A born troublemaker, Halli wishes he had lived in the time of the warlike heroes. When his beloved uncle is murdered before his eyes, Halli wants more than land for his family to repair the breach - he wants revenge. He sets off on his own to become a hero and finds that it isn't nearly so easy as Sveinn made it look - and that even Sveinn wasn't all he was cracked up to be.


This was a great book.  It has a lot of funny moments, the tiniest hint of romance (but nothing that would turn off boys who still think girls have cooties), and a lot of character development.  The stories of Sveinn that preface chapters give insight into the culture and Halli's mentality. Halli himself is a great character - you can see his flaws, but that doesn't stop you from admiring his cleverness and eventually, his nobility. This would be a great choice for readers of historical fiction (it feels very medieval) or fantasy - but be warned that it does get a bit scary and somewhat gruesome toward the end.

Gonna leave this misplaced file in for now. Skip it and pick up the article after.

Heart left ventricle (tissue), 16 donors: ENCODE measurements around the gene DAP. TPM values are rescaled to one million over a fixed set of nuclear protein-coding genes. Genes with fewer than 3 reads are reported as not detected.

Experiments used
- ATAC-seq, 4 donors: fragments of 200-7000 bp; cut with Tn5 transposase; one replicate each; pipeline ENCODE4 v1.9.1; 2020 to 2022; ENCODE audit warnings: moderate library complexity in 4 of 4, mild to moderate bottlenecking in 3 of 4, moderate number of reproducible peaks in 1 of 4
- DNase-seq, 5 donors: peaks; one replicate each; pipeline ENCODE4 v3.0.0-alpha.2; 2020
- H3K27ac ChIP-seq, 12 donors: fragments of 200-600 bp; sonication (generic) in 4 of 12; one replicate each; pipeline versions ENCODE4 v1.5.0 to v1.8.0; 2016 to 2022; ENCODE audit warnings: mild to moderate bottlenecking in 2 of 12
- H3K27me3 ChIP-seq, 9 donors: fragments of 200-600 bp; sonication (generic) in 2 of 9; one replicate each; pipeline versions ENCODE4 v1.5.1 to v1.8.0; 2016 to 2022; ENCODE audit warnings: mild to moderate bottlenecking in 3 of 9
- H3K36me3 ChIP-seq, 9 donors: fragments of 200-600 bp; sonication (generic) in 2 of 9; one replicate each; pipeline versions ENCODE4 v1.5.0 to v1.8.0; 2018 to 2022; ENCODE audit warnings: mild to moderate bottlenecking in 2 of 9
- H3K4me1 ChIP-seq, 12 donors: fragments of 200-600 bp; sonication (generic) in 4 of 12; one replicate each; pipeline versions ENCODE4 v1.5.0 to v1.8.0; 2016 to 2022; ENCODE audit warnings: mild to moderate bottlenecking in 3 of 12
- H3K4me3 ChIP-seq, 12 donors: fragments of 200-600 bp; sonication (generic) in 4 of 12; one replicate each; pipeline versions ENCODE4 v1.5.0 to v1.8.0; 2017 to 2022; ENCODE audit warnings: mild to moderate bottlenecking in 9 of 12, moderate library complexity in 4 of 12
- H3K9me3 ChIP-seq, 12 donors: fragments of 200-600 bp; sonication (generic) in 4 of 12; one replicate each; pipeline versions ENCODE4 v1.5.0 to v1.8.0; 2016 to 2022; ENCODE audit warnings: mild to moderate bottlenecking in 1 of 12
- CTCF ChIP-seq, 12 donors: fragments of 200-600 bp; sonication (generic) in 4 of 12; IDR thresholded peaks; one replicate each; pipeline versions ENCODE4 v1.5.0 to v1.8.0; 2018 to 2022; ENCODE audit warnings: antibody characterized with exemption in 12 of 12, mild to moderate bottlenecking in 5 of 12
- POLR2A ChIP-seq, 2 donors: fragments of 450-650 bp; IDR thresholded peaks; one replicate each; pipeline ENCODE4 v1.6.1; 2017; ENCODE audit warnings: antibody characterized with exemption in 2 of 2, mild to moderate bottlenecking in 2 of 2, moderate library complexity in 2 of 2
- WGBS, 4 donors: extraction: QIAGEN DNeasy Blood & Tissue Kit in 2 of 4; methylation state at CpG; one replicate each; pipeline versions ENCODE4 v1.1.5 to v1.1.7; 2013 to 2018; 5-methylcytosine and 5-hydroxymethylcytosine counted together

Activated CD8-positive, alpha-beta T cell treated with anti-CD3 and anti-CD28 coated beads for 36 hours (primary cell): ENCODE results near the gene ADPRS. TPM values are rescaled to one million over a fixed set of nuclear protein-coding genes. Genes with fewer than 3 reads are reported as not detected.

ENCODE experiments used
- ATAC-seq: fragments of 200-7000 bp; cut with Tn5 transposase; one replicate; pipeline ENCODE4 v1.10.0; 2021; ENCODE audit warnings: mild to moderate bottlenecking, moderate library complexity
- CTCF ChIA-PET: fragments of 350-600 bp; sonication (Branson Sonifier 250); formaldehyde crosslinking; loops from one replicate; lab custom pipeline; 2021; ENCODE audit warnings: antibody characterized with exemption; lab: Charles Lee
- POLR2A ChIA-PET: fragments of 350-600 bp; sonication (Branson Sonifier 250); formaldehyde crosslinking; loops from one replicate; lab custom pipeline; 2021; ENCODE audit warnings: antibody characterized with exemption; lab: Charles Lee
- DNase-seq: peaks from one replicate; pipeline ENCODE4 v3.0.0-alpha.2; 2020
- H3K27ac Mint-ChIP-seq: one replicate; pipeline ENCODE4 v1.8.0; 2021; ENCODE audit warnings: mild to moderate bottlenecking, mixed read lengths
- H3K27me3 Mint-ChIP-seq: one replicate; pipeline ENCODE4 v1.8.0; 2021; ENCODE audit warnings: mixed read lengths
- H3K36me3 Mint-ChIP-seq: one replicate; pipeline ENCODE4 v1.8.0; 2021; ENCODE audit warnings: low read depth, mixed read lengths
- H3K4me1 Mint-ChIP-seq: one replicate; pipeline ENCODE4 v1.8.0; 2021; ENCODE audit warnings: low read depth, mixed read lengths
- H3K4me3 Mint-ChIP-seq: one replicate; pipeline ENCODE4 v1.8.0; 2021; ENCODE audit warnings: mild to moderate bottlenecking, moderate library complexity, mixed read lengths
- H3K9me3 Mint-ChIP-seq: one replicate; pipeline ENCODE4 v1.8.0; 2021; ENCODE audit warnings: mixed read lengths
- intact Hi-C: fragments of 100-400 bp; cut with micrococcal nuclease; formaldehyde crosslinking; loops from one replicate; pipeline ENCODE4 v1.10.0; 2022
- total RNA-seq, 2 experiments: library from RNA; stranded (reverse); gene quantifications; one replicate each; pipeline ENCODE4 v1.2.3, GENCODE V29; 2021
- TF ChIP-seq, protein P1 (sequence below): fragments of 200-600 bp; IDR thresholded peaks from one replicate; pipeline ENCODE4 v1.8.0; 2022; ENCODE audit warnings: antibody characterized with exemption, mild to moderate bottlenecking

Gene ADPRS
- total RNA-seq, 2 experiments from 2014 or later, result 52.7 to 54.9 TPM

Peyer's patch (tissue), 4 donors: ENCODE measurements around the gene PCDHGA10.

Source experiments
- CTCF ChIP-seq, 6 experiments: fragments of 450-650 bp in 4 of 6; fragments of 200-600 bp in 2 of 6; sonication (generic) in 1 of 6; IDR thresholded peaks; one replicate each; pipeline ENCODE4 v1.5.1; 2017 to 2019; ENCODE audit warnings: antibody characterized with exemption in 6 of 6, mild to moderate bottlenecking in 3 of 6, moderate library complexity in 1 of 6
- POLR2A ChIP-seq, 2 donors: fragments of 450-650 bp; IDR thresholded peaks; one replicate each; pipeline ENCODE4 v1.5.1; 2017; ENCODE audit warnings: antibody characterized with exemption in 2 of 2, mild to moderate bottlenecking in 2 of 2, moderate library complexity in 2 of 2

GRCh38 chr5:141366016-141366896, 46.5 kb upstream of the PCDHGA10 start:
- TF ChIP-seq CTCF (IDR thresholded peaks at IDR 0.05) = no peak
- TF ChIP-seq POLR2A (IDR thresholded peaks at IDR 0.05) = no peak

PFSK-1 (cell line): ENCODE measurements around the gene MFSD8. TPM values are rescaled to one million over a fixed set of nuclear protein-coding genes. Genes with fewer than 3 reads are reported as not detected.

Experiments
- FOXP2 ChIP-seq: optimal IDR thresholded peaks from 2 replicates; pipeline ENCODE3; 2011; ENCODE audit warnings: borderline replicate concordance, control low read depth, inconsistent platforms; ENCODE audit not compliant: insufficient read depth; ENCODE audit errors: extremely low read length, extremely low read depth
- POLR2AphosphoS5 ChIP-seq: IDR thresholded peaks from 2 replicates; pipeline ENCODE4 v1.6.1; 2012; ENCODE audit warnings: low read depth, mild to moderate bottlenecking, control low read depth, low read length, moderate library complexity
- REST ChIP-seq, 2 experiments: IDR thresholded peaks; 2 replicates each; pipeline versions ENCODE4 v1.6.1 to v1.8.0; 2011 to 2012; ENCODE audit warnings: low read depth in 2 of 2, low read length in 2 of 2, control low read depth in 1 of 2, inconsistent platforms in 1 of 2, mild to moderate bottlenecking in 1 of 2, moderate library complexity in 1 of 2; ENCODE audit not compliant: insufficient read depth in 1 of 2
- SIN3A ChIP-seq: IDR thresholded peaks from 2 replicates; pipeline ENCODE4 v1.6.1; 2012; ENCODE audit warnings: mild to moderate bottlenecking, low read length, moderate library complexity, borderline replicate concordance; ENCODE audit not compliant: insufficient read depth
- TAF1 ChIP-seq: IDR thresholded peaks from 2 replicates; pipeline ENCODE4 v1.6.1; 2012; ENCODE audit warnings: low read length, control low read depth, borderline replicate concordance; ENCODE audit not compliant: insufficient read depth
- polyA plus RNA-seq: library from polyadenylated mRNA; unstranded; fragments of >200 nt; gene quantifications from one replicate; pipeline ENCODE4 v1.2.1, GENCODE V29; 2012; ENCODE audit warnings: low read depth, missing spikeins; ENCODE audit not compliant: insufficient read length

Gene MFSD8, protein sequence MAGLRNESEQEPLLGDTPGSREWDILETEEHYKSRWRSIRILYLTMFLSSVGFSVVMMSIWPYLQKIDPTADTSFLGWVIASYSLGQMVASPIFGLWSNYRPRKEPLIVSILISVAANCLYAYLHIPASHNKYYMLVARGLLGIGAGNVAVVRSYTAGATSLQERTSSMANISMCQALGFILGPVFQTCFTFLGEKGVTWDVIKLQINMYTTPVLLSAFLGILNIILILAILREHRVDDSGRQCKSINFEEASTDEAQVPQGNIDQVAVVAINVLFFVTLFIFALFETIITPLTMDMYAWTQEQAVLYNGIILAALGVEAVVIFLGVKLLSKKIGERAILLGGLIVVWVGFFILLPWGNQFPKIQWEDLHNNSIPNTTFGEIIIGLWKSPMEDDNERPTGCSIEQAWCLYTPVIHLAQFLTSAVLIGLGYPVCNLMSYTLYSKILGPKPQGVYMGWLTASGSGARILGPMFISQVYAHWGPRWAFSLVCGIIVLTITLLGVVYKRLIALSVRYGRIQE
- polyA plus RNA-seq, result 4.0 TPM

Wednesday, May 13, 2009

Wuthering High by Cara Lockwood


I recommend this book for:  grade 7 and up

In a twist on the "bratty girls at boarding school" genre, Mia is sent to Bard Academy after wrecking her father's car and treating herself to a shopping spree on her stepother's credit card.  Not only is the school depressing and strict, but strange things are happening.  Mia is convinced that her room (which she shares with a devil worshipper who has taken a vow of silence) is  haunted by the ghost of a girl who disappeared years earlier.  Also, it seems that the strange boy named Heathcliff is following her - a boy who claims to be from a place called Wuthering Heights.